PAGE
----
April 11, 2011

The New York Run

I call this: On the Road Again,theatre — Posted by KP @ 7:19 pm

The tour is almost over. Actually the tour is over, except for the people who don’t live in New York. We finish our contract with a few weeks at home, performing our one-hour Romeo and Juliet at Baruch College, and The Comedy of Errors in its New York premiere at Pace University.

Last night was our official New York opening (we had one preview), which culminated in a wonderful party at South Street Seaport. It was lots of fun to have a formal party, at home where we could dress up in our fancy-clothes that we would never bother bringing on the road.

So far we’ve been performing at Pace for two days, and it’s been anything but uneventful.

Load-in was on Friday for a Saturday night show. We had a 5-hour rehearsal scheduled to check tech elements and spacing, and any other brush-ups we needed. One of our actors (one of the leads, actually) had been sick a week earlier and suddenly had no voice. We began our rehearsal not knowing if it might have to be converted to a put-in. Thankfully he was well enough to perform and the show ran perfectly, with great energy. It was actually one of the most feel-good performances I’ve had in my career.

The next morning, before our two-show day, I got the phone call I had feared the night before: our sick actor couldn’t go on. Emergency put-in! Stage management phone tree! Everything went really well, everyone was totally supportive, and while we delayed the curtain time by 6 minutes (which was well under what we assumed it would have to be), we ended up holding 12 minutes for the house anyway!

By evening our sick actor was rested enough to go on (and it was, after all, opening night), so the show went on as usual, again with great energy. Every show we’ve done so far has been totally adrenaline-fueled. I think it will probably (hopefully!) settle down this week, but there is something very fun about everyone having to spring into action to make the show go on.

Today is my last day off, and then we have seven shows this week. I just booked two jobs today — a reading next week, and a day of subbing for the ASM on a show in rehearsal tomorrow. Nothing that will pay the rent, but it’s only Monday, and I still have one more week of full-time employment. This is probably a good sign that my crazy plan to find work in town isn’t so bad, and I haven’t even been looking for a job yet. Honestly I expect to be unemployed and blow through all my savings in a few months. If I can do that while working with big-name musical theatre people, I will consider it a success. Finding work weeks hasn’t been my problem in recent years, it’s that I’m too far away from the people I want to keep and make connections with. I’m also looking forward to doing the types of jobs that I haven’t done in a few years, i.e. every other type of show besides summer stock and tours of Shakespeare.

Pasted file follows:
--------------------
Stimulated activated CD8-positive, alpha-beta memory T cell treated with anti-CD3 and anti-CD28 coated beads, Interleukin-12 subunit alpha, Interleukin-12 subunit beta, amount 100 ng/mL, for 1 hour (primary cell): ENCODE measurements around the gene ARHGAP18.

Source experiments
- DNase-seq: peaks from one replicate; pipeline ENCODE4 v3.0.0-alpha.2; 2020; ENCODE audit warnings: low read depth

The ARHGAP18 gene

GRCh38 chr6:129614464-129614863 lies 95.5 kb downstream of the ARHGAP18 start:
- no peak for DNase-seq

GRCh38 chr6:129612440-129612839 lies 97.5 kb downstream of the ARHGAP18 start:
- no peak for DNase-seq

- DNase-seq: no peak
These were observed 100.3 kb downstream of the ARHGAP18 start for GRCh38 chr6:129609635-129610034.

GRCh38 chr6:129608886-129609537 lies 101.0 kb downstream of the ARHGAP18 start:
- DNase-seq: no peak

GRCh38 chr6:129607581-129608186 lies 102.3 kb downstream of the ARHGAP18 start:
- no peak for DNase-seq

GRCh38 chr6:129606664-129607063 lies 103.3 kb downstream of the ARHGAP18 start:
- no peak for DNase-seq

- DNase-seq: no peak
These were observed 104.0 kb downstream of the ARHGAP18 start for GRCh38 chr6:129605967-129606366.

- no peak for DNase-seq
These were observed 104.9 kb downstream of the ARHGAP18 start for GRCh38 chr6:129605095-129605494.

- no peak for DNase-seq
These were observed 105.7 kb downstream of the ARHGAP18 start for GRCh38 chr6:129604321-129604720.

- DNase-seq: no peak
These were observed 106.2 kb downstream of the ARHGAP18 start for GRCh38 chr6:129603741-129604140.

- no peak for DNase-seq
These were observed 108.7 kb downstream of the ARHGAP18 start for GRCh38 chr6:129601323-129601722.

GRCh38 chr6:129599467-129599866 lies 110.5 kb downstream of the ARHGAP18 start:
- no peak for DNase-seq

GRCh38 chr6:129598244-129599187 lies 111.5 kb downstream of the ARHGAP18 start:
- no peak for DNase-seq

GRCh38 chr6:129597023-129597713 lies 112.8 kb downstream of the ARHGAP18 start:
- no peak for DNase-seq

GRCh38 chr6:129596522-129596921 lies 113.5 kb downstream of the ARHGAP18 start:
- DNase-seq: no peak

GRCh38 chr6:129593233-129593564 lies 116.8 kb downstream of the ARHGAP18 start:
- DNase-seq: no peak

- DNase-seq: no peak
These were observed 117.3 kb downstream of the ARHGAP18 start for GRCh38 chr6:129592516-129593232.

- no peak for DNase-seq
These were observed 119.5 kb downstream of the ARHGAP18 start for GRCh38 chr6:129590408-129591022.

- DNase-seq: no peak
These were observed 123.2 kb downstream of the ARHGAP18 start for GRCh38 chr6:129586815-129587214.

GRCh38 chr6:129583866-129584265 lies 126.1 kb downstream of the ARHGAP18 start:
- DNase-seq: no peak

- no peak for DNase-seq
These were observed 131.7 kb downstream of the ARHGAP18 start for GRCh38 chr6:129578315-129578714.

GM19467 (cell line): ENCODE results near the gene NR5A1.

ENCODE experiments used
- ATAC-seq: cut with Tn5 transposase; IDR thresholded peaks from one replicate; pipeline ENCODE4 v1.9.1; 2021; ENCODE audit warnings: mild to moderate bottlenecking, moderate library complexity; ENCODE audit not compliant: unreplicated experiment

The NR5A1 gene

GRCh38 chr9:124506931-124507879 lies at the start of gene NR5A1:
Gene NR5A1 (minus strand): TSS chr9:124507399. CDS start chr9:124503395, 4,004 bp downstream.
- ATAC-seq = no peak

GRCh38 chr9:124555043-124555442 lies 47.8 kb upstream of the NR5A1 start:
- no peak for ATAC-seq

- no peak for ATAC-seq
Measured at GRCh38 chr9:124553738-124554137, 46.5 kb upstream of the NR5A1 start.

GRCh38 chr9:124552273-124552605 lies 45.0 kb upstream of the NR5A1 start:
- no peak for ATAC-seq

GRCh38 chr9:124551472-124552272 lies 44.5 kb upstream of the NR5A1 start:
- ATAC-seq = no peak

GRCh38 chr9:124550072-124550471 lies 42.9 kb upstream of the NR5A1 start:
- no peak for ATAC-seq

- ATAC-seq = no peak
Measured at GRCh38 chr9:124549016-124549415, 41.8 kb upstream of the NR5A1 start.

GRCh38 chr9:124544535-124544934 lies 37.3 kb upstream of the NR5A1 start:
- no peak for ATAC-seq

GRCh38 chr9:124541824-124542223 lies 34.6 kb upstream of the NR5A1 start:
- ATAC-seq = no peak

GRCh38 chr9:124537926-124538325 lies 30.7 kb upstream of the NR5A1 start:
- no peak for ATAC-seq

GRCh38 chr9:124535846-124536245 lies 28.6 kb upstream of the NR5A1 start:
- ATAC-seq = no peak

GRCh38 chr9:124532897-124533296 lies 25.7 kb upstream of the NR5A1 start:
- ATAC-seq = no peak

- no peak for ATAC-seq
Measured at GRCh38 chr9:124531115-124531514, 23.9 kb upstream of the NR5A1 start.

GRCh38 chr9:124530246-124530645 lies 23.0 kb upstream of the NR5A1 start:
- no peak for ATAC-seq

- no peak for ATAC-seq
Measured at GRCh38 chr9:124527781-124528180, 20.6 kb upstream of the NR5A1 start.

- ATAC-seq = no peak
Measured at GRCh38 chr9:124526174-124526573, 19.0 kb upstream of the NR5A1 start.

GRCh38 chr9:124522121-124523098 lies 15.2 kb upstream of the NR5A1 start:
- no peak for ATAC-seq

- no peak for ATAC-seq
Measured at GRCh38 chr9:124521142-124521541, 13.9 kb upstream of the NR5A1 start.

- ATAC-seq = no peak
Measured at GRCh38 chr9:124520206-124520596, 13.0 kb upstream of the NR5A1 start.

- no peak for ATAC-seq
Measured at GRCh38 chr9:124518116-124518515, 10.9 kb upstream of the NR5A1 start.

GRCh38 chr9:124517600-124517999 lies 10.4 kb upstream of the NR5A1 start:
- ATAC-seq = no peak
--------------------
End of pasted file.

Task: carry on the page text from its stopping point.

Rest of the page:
When not at the theatre, I’ve just been enjoying being home. I think at some point I might continue my project from May of 2006, to furnish my apartment. But that goes back to the thing about blowing through my savings in a couple months. I think that should wait until I have a job, or at least have some massive windfall of subbing. But just adjusting to not treating my apartment like a hotel room has been fun.

January 21, 2011

Back to Verona

I call this: On the Road Again,theatre — Posted by KP @ 11:45 pm

Tonight was our first performance of Romeo and Juliet since finishing our fall tour in mid-November, and beginning rehearsals for The Comedy of Errors. After five weeks of rehearsing and teching Comedy and two weeks of performing it, R&J came in like a one-nighter on the road: we finished Comedy yesterday afternoon and the crew had basically one day to prepare for tonight’s show (there was even a completely unrelated event scheduled in our theatre last night, which cut short the changeover!!).

We came in today, and most people had the reaction I did: coming onto the stage and stepping through the masking and exclaiming “ACK!” to see the R&J set standing there. It looks great, though. Although the logistics of its run here are very tour-like, the fact remains that of all the dozens of theatres this show has played in the last year, it was this very stage that it was designed for, and it looks fantastic, as it did then.